There are no agents used, which is impressive given how much information it can collect about the various endpoints and network infrastructure. Instead, Portnox has an interesting “fingerprint” feature where you can build up a profile of particular endpoints, such as IP-connected cameras or printers, to aid in their future discovery and control. The fingerprints are composed of things such as ARP responses, IP address, Mac vendor ID, occupied IP ports, and other information that it figures out. It wasn’t completely flawless: it labeled my Virtual Box sessions as Cadmus Computers, and doesn’t have 10.9 Mac OS listed yet. It also had some bugs when we used Firefox v35 in how endpoint information was displayed. Other browsers worked fine.

Portnox’ user interface could be snappier and clearer. Menus are somewhat confusing, as the active menu choice is placed to the right side of the choices across the top, which is more of a design decision than anything functional. Speaking of design, another poor decision was to bury the view of your entire network in a submenu; other products have this as their default view.

Reports are less than illuminating and more akin to log files. There are about 10 pre-defined ones that come by default, and you can create others. A positive is that there are a variety of export formats including PDF, CSV or as a web page, along with a database interface specification where you can write your own if you are so inclined.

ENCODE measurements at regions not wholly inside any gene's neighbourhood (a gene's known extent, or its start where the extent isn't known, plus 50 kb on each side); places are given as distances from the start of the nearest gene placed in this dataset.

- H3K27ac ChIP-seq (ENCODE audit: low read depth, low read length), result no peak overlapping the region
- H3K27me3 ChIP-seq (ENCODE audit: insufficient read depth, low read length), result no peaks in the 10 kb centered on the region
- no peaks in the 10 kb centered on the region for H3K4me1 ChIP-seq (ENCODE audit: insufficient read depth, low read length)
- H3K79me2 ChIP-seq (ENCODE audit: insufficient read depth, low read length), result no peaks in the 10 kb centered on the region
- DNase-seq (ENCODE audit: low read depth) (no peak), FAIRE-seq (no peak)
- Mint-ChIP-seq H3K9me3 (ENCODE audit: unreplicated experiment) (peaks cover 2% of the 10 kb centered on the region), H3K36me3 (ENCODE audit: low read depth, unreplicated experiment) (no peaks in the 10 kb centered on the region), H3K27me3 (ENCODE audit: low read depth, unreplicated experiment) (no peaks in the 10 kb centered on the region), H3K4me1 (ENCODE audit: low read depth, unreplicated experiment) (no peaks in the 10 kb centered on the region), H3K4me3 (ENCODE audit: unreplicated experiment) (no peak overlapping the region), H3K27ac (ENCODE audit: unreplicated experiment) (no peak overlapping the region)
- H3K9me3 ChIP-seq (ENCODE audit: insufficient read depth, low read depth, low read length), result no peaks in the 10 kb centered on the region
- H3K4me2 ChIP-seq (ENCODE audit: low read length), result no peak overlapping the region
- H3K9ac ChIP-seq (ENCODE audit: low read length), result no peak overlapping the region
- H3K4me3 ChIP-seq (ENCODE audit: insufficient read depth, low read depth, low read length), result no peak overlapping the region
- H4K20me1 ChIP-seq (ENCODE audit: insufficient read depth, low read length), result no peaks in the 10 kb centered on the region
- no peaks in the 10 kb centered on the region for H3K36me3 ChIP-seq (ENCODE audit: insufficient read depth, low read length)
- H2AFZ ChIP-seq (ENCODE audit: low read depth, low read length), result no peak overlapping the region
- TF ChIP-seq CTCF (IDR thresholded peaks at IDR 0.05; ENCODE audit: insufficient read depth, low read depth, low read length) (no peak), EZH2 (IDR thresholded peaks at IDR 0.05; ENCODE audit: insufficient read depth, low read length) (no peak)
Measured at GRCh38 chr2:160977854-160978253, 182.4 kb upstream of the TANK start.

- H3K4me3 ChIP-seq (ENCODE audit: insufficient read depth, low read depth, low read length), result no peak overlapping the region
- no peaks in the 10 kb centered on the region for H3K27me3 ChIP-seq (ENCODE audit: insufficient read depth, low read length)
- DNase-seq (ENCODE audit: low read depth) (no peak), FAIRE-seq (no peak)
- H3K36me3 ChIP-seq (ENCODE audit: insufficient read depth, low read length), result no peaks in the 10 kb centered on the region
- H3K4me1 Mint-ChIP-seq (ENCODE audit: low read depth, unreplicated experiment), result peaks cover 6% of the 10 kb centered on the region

You can create different policies for each vLAN quite easily. The actions on each policy can be to disable a particular port, quarantine it (which Portnox calls “phasing”), run an NMAP scan, or DIY. The latter means you can set up particular workflows that kick off after a port exception pops up, which could be quite powerful if you can figure out the sequence of commands.

The product comes with multiple access roles and the ability to define your own role as well. That is a nice feature, particularly if the administrative duties will be split across different departments.

Portnox charges per port for its product, 500 ports is $13,500.

How we tested NAC products

While we would have liked to use the same network configuration to test all five products, but given their different packaging this wasn’t possible. We began with a small test network that mixed managed and unmanaged switches connecting various Windows and Mac desktops on both wired and wireless networks as a start.